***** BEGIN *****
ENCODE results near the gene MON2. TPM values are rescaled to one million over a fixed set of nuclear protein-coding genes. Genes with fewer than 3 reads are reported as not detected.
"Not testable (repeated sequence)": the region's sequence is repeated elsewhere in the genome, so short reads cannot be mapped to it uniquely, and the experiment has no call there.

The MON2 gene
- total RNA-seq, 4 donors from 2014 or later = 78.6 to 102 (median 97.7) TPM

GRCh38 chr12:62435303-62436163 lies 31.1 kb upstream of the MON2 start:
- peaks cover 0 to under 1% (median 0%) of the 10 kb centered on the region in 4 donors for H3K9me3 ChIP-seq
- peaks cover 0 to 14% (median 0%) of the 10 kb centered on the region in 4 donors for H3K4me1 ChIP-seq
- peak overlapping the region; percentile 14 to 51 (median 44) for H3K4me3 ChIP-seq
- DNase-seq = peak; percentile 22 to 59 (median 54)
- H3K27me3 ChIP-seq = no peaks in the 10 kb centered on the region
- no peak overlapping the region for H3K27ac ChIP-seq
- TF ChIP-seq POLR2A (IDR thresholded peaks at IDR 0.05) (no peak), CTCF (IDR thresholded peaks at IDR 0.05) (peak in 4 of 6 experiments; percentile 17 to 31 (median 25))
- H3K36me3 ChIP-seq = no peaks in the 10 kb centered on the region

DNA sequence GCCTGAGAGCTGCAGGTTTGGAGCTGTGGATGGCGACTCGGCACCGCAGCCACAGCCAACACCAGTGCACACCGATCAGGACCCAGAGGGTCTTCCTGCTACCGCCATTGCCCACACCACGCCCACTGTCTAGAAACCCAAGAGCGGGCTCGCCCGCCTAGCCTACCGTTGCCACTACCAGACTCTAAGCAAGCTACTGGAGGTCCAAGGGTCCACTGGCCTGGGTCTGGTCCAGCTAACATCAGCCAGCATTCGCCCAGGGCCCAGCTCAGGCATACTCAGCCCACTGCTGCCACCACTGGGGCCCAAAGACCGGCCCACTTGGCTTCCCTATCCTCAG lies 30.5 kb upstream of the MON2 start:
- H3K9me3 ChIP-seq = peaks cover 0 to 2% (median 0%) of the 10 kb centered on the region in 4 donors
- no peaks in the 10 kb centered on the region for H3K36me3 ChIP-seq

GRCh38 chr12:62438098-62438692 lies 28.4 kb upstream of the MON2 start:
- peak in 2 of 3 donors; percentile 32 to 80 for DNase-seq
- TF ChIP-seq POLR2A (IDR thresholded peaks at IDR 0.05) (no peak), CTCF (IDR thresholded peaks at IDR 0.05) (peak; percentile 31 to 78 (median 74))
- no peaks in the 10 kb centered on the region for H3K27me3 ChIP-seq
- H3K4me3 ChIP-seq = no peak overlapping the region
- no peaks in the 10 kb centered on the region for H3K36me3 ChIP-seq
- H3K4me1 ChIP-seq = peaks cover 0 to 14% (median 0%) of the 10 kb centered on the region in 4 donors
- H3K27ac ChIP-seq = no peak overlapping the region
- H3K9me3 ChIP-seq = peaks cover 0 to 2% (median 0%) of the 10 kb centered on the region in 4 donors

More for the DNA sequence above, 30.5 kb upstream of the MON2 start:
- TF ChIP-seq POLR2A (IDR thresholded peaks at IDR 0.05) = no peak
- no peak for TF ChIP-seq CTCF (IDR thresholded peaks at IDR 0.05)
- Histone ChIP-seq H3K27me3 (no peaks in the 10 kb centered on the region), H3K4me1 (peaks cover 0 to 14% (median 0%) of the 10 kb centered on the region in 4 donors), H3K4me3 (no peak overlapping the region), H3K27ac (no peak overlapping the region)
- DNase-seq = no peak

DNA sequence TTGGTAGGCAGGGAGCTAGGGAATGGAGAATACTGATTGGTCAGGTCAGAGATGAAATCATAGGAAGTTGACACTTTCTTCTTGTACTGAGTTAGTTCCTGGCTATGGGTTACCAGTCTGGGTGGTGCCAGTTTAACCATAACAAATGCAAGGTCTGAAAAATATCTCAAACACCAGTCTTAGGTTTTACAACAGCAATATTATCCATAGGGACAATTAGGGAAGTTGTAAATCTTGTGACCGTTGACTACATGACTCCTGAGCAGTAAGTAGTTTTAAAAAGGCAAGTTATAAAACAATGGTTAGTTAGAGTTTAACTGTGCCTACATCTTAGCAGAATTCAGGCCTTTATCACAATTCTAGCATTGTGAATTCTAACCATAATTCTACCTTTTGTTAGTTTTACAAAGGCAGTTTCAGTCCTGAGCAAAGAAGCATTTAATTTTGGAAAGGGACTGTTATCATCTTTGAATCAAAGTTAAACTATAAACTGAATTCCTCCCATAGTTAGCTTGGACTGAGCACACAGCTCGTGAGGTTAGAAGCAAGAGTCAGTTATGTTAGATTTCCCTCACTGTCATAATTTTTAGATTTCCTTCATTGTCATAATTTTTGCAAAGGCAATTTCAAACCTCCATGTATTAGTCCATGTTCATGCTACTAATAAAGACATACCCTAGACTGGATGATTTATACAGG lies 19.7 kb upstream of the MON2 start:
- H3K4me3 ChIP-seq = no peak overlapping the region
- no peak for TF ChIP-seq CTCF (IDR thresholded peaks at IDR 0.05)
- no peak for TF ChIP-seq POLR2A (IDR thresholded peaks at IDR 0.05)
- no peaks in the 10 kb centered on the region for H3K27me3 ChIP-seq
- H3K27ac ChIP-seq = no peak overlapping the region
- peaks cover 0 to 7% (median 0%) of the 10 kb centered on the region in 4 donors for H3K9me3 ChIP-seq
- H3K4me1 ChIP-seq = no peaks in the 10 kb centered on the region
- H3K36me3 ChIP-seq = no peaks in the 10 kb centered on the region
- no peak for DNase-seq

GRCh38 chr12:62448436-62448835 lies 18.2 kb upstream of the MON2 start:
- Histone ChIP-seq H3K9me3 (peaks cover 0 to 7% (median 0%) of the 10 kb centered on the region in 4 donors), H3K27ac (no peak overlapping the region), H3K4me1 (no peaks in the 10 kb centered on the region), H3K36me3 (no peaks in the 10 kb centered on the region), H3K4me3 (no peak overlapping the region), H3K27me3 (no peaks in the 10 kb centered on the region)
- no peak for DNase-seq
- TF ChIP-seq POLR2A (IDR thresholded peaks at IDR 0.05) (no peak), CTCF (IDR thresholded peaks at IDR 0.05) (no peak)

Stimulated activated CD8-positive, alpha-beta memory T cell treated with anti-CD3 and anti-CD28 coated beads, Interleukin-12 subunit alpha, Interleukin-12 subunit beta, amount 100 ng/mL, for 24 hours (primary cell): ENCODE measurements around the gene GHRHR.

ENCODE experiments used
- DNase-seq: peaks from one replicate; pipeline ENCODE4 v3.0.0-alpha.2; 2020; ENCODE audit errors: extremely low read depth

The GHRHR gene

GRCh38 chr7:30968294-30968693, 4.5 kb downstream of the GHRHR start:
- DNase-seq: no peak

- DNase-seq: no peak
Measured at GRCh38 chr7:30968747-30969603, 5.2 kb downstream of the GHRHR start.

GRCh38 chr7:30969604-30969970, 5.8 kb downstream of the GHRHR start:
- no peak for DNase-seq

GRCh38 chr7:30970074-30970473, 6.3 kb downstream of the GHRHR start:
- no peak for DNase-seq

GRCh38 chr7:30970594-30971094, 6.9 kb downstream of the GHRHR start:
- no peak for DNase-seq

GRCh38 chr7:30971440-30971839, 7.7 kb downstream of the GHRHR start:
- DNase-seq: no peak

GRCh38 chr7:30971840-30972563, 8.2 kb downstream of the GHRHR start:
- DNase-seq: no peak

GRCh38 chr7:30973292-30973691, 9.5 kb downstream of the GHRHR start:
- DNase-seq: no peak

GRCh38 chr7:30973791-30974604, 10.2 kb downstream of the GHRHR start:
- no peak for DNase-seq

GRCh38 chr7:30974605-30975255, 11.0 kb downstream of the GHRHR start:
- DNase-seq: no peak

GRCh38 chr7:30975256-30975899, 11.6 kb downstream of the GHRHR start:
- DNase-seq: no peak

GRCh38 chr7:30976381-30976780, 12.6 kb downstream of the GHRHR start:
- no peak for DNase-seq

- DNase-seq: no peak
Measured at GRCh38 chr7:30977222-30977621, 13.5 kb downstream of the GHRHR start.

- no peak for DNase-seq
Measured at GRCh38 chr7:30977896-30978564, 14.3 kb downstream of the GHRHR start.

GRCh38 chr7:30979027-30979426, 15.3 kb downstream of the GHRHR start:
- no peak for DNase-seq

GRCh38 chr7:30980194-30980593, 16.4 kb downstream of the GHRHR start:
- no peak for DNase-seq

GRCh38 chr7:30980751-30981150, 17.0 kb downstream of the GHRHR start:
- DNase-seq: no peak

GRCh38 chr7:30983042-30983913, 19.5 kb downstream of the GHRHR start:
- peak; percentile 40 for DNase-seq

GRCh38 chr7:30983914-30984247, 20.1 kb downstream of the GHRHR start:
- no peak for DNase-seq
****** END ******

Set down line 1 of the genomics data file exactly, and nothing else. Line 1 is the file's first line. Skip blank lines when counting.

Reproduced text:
ENCODE results near the gene MON2. TPM values are rescaled to one million over a fixed set of nuclear protein-coding genes. Genes with fewer than 3 reads are reported as not detected.